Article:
Persida Acosta
Persida Acosta

Dear PAO,

I am a government employee who is about to retire from service. I discovered that the name I am using is different from the one stated in my birth certificate, including my employment record with the government. I fear that this might cause a problem when I process my retirement benefits so I want to fix it now. May I know what I should do?

Merlin

Dear Merlin,

There are two alternative legal remedies available to address your present predicament depending on which name you wish to retain. The first one is the correction of your registered name as it appears in your birth certificate, so that it would conform to the name you have been habitually using. The procedure for such may either be administrative or judicial.

Administrative correction of birth certificate refers to the remedy provided under Republic Act (R.A.) No. 9048, as amended, where an error in a birth certificate is rectified without going to court. Rather, the petition is filed directly with the concerned civil register where the birth was recorded who has the power to make the necessary correction even without a court order. The remedy is available to correct clerical or typographical errors in writing, copying, transcribing or typing which are harmless and innocuous, visible to the eyes or obvious to the understanding, and can be corrected or changed by reference to other existing record or records (Sec. 2(3), R.A. No. 9048, as amended). In case the error is in the first name or nickname, administrative correction is also allowed should the name be ridiculous, tainted with dishonor or extremely difficult to write or pronounce, or the new first name or nickname has been habitually and continuously used by the person and he has been publicly known by that name, or to avoid confusion. (Sec. 4, Id.)

If the error in the name does not fall under any of the mentioned categories, then judicial correction of error in the birth certificate must be resorted to. In such a case, the applicant is required to file a verified petition in the Regional Trial Court of the place where the concerned civil register is located, i.e. where the birth was recorded, and follow the procedure outlined in Rule 108 of the Rules of Court to effect the necessary correction.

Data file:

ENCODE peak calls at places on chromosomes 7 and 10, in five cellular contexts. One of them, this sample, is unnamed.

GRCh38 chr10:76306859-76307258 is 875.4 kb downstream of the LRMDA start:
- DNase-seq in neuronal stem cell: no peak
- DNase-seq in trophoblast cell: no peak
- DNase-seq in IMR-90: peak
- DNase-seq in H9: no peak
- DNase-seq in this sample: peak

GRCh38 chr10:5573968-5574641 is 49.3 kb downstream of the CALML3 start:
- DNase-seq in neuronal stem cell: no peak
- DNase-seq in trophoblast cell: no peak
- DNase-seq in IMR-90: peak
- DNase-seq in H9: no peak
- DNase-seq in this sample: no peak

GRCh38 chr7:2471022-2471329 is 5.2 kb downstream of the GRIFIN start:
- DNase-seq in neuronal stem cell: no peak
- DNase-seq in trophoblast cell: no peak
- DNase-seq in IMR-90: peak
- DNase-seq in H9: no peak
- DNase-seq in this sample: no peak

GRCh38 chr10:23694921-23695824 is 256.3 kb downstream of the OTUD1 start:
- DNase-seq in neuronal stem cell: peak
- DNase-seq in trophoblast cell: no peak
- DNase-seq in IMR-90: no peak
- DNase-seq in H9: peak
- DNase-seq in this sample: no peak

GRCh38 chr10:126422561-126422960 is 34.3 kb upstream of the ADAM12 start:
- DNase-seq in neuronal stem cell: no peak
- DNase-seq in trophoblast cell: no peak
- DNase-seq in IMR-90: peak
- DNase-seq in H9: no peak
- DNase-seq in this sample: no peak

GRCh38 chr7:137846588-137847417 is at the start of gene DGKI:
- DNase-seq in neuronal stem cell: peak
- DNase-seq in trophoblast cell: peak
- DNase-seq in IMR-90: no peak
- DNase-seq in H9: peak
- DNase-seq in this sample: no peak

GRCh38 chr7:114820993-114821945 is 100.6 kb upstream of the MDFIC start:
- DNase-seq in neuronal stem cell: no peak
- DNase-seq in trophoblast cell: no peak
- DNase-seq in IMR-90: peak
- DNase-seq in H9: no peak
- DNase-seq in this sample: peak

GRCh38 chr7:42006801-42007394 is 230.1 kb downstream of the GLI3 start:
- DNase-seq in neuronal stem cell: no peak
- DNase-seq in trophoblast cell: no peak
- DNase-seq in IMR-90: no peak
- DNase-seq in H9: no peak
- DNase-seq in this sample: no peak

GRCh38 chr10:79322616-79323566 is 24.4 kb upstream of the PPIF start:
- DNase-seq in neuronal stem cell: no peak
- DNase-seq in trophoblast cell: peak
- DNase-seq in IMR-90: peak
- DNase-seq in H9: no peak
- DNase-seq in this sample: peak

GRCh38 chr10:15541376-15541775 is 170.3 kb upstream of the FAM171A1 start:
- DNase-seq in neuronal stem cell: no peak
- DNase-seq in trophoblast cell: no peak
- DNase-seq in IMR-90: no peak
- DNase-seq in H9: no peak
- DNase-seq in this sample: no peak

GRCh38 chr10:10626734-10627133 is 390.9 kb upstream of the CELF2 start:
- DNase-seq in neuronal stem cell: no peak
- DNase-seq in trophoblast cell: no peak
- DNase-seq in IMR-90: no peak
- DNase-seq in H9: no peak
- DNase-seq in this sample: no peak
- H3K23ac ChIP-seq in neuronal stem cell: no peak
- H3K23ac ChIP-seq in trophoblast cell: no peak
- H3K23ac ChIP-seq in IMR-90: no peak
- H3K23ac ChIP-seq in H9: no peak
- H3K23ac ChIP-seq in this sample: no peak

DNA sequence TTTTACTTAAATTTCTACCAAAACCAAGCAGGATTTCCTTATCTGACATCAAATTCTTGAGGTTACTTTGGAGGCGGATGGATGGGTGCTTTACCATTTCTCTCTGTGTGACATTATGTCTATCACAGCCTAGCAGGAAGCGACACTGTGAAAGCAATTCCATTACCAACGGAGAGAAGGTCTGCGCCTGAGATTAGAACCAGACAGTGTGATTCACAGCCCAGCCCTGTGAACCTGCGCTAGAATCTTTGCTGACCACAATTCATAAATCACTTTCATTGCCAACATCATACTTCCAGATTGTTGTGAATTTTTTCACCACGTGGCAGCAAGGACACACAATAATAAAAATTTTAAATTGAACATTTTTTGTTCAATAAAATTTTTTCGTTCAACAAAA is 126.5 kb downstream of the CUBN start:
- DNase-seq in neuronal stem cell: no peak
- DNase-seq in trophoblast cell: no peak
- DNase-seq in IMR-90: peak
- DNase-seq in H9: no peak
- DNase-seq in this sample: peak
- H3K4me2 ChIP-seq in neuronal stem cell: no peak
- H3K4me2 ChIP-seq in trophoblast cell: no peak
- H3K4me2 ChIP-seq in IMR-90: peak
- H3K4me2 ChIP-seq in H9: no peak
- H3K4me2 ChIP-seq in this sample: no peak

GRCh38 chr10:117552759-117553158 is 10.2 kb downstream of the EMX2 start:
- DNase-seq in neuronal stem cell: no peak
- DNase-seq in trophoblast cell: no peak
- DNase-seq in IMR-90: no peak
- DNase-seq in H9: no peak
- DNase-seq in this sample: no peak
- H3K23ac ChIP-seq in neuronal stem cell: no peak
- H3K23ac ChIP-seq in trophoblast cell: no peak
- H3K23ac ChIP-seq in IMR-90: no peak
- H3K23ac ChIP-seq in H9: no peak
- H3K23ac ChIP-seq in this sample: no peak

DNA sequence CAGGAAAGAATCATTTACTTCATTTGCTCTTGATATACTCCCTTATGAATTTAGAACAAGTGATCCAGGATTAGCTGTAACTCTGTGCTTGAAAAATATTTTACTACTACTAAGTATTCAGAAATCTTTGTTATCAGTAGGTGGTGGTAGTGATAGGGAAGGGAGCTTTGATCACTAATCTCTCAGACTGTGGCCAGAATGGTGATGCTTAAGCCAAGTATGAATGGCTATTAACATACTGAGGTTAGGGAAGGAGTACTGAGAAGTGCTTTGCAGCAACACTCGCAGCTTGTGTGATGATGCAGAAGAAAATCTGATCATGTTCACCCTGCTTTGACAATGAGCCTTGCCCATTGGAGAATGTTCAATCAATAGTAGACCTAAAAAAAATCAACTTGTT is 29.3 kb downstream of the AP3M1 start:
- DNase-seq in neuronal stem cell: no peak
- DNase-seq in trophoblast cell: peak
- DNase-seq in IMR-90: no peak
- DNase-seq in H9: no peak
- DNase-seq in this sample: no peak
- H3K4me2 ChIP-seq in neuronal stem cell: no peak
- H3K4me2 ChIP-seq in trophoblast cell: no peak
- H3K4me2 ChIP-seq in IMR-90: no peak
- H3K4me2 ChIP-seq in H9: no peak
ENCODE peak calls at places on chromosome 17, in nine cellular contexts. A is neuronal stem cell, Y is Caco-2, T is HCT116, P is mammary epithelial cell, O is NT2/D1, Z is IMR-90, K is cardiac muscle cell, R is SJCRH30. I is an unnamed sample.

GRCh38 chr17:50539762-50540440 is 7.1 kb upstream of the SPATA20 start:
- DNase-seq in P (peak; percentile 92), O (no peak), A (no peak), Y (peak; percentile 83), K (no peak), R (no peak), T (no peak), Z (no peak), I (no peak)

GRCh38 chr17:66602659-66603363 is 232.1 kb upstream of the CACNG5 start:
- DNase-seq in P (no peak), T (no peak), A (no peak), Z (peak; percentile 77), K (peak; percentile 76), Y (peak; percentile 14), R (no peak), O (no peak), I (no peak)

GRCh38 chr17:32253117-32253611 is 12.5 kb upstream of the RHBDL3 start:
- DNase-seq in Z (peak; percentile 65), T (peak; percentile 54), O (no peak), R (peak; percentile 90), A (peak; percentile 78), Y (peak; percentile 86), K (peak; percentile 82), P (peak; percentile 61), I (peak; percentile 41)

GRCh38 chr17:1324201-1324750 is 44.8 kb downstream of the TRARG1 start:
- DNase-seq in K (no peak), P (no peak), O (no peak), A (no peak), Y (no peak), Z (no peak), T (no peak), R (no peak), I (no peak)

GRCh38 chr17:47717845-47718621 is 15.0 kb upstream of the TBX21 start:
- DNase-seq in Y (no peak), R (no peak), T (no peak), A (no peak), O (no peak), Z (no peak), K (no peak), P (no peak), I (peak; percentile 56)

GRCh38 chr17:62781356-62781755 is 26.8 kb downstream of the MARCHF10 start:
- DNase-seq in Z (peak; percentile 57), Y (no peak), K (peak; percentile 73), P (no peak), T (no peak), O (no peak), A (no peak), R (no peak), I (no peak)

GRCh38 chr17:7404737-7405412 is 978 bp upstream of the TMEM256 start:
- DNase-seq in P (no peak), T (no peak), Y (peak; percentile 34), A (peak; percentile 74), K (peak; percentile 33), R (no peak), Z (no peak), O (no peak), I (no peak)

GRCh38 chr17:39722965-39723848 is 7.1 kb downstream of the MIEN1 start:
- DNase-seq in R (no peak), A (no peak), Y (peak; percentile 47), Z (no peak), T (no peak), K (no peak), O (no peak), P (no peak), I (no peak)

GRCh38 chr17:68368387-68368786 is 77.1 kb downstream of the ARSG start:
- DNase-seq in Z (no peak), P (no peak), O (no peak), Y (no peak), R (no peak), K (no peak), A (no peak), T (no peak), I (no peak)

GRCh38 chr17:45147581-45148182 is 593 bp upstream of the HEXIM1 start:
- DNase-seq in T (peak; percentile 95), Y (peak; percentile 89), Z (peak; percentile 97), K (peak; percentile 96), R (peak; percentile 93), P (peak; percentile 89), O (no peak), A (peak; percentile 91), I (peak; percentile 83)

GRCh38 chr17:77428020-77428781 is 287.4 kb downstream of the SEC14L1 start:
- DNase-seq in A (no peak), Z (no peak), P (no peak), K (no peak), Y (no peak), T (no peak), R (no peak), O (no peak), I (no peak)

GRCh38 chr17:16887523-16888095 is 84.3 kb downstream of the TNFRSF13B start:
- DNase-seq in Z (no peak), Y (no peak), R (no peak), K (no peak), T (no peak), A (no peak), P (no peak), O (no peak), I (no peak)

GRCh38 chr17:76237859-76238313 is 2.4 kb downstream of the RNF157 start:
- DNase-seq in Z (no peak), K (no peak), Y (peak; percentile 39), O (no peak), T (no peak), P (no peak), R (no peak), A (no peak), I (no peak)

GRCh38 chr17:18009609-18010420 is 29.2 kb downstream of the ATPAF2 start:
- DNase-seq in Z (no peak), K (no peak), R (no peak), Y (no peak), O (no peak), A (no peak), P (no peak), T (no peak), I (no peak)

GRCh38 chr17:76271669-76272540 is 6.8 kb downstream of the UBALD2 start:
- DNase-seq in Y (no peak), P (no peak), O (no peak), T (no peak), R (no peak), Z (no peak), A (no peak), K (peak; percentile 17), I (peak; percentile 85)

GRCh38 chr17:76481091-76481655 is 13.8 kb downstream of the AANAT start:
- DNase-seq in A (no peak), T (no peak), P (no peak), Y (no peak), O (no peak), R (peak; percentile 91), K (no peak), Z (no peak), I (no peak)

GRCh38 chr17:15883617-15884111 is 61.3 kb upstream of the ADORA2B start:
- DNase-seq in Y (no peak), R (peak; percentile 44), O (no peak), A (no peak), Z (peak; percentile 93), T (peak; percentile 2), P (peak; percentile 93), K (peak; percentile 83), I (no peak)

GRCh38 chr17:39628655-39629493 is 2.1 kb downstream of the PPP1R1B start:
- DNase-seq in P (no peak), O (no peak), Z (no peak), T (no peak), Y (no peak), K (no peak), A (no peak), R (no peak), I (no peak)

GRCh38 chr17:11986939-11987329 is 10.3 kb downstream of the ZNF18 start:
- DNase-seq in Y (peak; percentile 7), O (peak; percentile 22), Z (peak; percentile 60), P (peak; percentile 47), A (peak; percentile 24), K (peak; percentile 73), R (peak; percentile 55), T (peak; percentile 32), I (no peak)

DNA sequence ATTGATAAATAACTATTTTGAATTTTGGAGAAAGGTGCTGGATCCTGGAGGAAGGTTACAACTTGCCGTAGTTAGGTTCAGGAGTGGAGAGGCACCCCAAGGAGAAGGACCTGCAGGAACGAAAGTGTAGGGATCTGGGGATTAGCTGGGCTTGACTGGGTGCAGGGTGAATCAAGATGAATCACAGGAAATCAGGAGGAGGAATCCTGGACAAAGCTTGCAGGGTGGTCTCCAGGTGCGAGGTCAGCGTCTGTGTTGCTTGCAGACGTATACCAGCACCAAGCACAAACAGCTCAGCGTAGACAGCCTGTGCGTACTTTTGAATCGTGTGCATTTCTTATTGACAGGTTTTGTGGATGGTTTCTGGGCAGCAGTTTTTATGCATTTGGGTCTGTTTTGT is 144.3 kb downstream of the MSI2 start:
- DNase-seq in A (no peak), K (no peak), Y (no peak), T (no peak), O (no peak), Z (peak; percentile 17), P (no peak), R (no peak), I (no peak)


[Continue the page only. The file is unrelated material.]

The second remedy that you may avail is to adopt the registered name appearing in your birth certificate and correct your employment record with the government. Choosing this remedy would mean that you will drop the name you have been habitually using and instead use your registered name. To avail of this remedy, a request for correction of personal information should be filed with the Civil Service Commission, unless the request is filed earlier than five years from mandatory retirement of the concerned employee, in which case the application should be filed with the appropriate CSC regional office. Note, however, that all requests for correction of personal information must be filed not later than one year before the applicant’s expected date of retirement (Sec. 90, Rule 18, Revised Rules on Administrative Cases in the Civil Service).

We hope we were able to sufficiently address your concern. Please bear in mind that our opinion is based on the facts you narrated and our appreciation of the same. Our opinion may vary if facts are changed or elaborated.

Editor’s note: Dear PAO is a daily column of the Public Attorney’s Office. Questions for Chief Acosta may be sent to [email protected]